Friday, October 22, 2010

Interesting Recipe

October 22, 2010

In a sincere effort to bring more nutritional variety to our meals, I actually looked at an article on different ways to prepare butternut squash, instead of averting my eyes, the way I usually do at the vegetable recipes.

But I gave up when I saw the heading “Roasted Butternut Squash Soup with Popcorn.” Maybe it was just too early in the morning.

Business Sense

May 27, 2010

(OK, this is an old one that I deleted, but decided I liked it after all. Sorry for the rerun.)

About six years ago I wrote an article arguing that the best way for a president to find out what’s happening in the company is to go sub for somebody—even filing will give you some amazing insight as to what’s going on. (Also, although I didn’t know about these events then, it would prevent you from claiming that you didn’t know that your company was involved in rocky deals that would devastate the world’s economy—just a little side-benefit.)

People who read it no doubt thought, “Well, there’s somebody who doesn’t have a clue about corporate structure. A president—filing?”

Guess what? “Undercover Boss” seems to be doing OK in the ratings. (I’ve never watched it, I just think it’s funny that I’m not the only person who thought it was a good idea.)

NBC and "Chuck"

October 18, 2010

What on earth is up with NBC and “Chuck”? Once again they’ve only ordered 13 shows, and are "considering" ordering more. This is a good show, folks; and it’s not a legal or medical drama, a crime procedural or any kind of reality show, which gets it so many points right off the bat.

Maybe CBS should pick it up and put it after “The Big Bang Theory.” And if they added “Dr. Who”, all my “must-see TV” would be out of the way in one night.


October 19, 2010

While I’m on the TV kick, have you noticed that instead of saying a show is “realistic” now, they say it’s “Edgy”? Most often, “edgy” seems to mean that the show has a lot of violence, bad language, or sexual promiscuity.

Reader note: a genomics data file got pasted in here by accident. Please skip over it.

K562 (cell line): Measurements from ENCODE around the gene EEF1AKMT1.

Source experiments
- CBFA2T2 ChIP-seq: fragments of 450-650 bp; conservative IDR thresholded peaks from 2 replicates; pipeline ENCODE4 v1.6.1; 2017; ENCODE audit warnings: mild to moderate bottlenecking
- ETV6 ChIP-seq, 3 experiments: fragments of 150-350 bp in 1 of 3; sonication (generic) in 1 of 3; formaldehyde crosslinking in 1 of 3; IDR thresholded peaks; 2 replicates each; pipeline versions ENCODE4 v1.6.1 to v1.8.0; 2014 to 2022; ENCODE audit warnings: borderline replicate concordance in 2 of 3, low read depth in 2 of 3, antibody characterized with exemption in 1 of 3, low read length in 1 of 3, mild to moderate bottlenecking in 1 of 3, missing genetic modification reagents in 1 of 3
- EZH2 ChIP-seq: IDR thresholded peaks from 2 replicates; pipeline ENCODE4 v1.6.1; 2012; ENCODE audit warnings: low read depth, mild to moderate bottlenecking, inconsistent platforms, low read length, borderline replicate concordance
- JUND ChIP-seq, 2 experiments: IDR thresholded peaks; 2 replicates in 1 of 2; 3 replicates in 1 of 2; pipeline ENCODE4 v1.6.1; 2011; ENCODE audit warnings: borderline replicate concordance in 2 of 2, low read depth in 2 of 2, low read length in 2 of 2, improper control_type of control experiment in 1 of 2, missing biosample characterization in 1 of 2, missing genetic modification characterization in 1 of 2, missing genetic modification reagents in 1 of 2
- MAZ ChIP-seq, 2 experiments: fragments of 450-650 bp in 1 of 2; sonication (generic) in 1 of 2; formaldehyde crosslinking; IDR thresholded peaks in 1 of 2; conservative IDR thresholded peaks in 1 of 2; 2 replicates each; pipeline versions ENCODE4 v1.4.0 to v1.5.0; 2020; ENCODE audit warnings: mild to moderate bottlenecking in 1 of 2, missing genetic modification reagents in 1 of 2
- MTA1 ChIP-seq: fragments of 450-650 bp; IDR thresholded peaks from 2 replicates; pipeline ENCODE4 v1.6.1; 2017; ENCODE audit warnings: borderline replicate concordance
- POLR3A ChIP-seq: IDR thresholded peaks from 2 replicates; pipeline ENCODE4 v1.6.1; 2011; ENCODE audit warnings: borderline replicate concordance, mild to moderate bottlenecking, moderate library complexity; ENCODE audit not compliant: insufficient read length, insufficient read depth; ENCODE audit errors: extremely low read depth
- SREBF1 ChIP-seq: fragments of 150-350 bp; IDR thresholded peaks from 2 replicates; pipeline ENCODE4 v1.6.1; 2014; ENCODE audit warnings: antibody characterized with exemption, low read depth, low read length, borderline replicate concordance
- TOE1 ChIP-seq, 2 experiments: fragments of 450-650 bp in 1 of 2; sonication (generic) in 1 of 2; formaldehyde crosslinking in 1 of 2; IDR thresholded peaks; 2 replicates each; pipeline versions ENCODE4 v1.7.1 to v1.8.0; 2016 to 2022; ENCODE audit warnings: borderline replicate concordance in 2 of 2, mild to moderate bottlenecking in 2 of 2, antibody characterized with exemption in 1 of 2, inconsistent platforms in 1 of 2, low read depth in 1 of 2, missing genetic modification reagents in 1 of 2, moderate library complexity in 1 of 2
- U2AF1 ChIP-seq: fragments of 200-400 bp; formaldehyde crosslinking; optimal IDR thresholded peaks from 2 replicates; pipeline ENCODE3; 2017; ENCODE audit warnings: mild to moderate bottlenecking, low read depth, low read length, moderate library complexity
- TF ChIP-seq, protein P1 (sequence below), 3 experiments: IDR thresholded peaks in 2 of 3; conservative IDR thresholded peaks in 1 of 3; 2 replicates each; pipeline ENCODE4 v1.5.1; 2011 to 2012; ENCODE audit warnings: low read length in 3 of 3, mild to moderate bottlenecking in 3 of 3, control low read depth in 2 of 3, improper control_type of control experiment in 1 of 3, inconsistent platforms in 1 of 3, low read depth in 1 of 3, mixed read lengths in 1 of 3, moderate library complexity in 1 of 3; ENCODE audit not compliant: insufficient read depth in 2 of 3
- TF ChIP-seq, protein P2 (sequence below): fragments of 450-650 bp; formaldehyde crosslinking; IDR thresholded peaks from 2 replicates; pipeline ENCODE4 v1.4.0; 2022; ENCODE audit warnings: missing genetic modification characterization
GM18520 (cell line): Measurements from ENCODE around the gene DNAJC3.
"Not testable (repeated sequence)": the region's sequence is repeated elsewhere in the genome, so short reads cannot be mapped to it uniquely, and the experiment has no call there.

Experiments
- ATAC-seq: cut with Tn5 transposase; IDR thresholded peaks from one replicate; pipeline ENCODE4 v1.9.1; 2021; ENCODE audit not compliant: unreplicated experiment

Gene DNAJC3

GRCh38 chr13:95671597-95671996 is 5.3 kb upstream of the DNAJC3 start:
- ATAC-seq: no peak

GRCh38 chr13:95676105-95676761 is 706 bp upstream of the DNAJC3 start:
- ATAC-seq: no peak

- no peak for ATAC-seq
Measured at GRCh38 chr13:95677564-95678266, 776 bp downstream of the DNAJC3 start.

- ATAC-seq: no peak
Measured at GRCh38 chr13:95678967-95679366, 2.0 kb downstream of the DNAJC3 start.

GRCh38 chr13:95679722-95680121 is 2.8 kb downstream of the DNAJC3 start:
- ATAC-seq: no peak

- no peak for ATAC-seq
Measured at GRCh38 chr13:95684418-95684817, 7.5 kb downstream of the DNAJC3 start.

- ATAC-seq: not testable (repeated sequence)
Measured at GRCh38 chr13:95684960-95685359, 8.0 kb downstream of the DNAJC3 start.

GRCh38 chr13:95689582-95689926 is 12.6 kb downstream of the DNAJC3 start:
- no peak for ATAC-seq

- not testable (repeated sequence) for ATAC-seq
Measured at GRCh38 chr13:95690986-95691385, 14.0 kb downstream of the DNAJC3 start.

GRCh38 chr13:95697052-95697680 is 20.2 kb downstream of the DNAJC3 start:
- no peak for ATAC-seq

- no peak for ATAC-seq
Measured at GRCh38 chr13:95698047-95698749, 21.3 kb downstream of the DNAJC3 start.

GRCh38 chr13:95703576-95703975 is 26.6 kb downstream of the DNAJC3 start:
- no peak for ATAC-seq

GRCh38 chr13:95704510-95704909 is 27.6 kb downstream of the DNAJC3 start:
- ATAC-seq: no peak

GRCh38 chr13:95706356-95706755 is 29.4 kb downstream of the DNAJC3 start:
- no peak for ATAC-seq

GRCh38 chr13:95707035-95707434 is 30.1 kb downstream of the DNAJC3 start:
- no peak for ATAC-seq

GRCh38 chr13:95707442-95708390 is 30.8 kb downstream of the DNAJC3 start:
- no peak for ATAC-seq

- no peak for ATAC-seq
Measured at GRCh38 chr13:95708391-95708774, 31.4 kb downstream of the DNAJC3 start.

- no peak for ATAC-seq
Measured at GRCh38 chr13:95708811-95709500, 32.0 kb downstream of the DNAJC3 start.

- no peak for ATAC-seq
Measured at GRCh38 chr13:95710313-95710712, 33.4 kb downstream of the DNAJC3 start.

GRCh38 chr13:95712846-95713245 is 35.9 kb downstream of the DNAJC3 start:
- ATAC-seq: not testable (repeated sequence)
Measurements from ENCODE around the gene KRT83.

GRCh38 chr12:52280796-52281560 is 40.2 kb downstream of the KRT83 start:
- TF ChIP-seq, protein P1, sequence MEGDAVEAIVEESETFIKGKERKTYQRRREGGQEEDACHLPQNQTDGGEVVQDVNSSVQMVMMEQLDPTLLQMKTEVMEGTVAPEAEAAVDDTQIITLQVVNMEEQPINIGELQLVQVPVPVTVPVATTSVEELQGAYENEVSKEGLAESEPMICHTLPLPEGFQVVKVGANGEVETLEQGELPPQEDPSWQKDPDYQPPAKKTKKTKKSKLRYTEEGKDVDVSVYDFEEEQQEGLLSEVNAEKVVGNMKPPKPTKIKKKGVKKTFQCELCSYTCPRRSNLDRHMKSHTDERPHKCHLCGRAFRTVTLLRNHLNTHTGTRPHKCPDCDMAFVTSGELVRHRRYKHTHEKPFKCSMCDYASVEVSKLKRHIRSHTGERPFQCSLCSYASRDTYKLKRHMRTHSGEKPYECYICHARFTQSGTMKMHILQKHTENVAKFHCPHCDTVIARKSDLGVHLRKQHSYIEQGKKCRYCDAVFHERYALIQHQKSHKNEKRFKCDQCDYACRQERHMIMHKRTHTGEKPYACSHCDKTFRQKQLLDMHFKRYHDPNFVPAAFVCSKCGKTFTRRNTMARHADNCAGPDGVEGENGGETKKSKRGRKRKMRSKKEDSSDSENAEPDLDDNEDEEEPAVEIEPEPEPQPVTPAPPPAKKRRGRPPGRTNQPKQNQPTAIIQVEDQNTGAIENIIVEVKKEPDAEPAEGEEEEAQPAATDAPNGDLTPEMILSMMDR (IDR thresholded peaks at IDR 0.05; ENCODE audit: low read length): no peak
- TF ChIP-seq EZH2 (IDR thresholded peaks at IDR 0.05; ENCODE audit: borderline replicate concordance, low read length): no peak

I guess they stopped using “realistic” when they realized that most of us don’t live or work with incredibly gorgeous people, who can come up with the perfect wisecrack for any occasion, as they’re fighting off drug dealers after a night of uninhibited…OK, you get the idea.

The Value of Laziness (or Creativity is Too Much Work!)

October 15, 2010

I read an article a few weeks ago about how a woman was loaded with stress about cooking dinner, and her mother told her to stop trying to cook trendy meals during the week and get back to basics—meatloaf, stew, etc.

OK, one thing my family has never had to worry about is me stressing over a trendy dinner. I’m as willing to throw a mushroom into the stroganoff as the next guy, but sun-dried tomatoes and I don’t even have a nodding acquaintance. And I buy my spaghetti, I don’t make it.

I’ve always been sad that I’m not more creative. But since I’ve read so many of these articles, I think I might have been luckier than I realized. People stress over the darndest things.

When somebody asked what my “theme” was going to be for the baby’s room, I looked at her like she had two heads. I said, “I’m going to paint the walls pale blue, and change the bedding and curtains as the kid gets older.” (This was before she was born, and I didn't know if I was having a boy or a girl. It just seemed like the simplest thing to do.)

Truth be told, I never even got around to painting the room blue—but she loved all the Winnie-the-Pooh accessories.

Sure enough, a year later I read an article about how you should just keep things simple, and maybe update the bedding and curtains as the child aged.